On this day in 1862, President Lincoln issued the Emancipation Proclamation. Labor historian Erik Loomis at LGM details the reasons why it was considered a cowardly half-measure by some at the time, and also why it was political genius as well as morally correct:
On the other hand, African-Americans, north and south, knew what the war was about. While many in the North were trying to say it wasn’t about slavery per se, like southern whites, African-Americans never had any question of the stakes. Frederick Douglass and other northern black leaders urged Lincoln to immediately emancipate the slaves and organize black regiments for the Army. Perhaps more importantly, slaves themselves took advantage of nearby U.S. troops, fleeing to the military. Generals such as Benjamin Butler quickly recognized the potential of taking away the South’s labor force and turning that into a Union labor force. But Lincoln, nervous about the effects of making this an official policy on his plans to lure the South back into the Union, originally rejected the idea.
By mid 1862, Lincoln began to change his mind about the expediency of freeing slaves. The situation in the border states was more secure, with the ardent secessionists now significantly outnumbered by unionists. Congress pushed him on this, passing in March 1862 a law barring the military from returning escaped slaves to their owners. Still, Lincoln decided to avoid Congress and issue the proclamation as Commander in Chief, thus avoiding a tense debate and possible rejection. Lincoln wanted a major victory by Union forces before he issued it so it didn’t look desperate. Unfortunately, he had George McClellan as his commanding general, which meant that no major victories was likely. With the partial victory at Antietam a few days earlier as good as Lincoln was going to get, he decided this was the time.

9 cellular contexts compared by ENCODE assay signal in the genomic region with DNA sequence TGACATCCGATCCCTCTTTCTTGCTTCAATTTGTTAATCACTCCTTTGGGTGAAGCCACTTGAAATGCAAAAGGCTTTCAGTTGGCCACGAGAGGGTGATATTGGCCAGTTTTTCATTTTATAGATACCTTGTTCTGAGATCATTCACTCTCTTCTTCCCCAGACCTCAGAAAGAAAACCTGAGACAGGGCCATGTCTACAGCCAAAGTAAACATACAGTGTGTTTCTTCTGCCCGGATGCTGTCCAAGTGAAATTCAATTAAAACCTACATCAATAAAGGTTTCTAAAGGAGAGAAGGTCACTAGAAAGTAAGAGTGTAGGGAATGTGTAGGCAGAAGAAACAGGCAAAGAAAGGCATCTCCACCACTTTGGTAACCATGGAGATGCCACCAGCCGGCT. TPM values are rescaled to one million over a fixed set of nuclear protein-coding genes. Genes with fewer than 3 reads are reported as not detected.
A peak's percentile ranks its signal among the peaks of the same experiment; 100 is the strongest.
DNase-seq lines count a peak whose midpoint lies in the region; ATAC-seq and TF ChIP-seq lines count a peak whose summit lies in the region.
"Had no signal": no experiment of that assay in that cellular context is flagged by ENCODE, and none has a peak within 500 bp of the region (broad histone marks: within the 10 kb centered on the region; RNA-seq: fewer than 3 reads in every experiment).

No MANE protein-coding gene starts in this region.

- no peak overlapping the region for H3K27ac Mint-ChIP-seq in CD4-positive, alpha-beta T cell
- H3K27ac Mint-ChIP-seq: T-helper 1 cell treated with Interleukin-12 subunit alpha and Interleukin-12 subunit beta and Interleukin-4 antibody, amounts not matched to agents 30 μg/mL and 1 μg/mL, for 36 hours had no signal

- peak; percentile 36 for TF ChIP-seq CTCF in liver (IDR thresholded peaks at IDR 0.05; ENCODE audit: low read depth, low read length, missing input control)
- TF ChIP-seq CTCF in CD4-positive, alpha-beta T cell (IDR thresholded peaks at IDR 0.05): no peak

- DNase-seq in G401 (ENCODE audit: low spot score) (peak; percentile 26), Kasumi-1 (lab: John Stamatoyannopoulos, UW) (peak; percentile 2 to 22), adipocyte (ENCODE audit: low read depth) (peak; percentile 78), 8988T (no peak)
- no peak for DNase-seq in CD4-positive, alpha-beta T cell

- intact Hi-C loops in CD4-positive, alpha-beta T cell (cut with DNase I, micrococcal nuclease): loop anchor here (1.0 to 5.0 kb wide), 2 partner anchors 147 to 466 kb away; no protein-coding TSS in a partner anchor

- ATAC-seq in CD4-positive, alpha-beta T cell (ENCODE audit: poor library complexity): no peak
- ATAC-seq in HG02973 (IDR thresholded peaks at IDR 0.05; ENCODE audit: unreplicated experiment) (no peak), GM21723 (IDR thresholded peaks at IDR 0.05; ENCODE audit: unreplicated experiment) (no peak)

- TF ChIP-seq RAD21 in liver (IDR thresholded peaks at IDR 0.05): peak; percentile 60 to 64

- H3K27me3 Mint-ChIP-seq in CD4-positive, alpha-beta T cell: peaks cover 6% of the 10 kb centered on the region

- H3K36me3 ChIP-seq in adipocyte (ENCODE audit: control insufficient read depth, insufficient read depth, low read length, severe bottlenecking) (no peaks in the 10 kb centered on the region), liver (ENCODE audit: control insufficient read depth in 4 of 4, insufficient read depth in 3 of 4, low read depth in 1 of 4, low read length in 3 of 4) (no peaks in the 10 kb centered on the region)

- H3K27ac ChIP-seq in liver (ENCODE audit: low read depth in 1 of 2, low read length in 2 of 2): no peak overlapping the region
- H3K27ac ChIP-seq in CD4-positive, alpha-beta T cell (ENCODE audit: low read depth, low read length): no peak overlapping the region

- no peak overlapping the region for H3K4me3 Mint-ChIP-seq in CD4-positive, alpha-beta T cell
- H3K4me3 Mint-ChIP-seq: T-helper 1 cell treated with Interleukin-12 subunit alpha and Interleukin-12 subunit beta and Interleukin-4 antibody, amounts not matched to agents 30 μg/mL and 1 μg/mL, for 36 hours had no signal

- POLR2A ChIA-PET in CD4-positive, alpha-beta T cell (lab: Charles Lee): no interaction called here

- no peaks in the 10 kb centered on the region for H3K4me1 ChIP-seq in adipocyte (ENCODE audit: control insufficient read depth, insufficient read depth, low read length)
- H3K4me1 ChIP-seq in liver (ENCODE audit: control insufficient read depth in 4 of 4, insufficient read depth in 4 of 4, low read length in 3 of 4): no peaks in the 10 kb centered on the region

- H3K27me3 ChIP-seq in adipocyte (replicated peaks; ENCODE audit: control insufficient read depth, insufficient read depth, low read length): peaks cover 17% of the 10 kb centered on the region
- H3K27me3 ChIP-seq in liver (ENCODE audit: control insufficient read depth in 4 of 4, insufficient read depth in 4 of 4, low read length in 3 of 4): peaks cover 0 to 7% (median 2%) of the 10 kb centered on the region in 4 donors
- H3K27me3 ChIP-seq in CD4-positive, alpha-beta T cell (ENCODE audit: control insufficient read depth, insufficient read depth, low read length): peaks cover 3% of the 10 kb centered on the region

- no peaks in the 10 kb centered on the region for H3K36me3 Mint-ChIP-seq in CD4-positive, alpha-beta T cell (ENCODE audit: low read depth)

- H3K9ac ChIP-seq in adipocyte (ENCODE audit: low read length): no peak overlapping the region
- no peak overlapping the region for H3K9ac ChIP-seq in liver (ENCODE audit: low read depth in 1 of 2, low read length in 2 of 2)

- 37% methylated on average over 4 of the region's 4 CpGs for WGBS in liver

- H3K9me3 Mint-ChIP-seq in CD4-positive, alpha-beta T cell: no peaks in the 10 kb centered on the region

There is a reason we revere certain people in our history, and not because of any one single thing they might have done. Any country is blessed to have individuals who can navigate conflicts with no obvious right answer or guaranteed outcome. Courage, sure. But also willingness to change one’s mind, an ability to see through perilous issues and steer clear of needlessly dramatic acts in favor of compromise, even and especially when it comes at a cost to your reputation and credibility. Lucky to have someone who could walk this minefield at that hour, even though we’re now mostly unable to appreciate the doubt and misgivings it took Lincoln to think he could preserve a union that was worth preserve. Without an elevated idea of his country and its countrymen, only lesser outcomes would have been imaginable.
Image: “Emancipation,” Thomas Nast lithograph, circa 1865, via Library of Congress.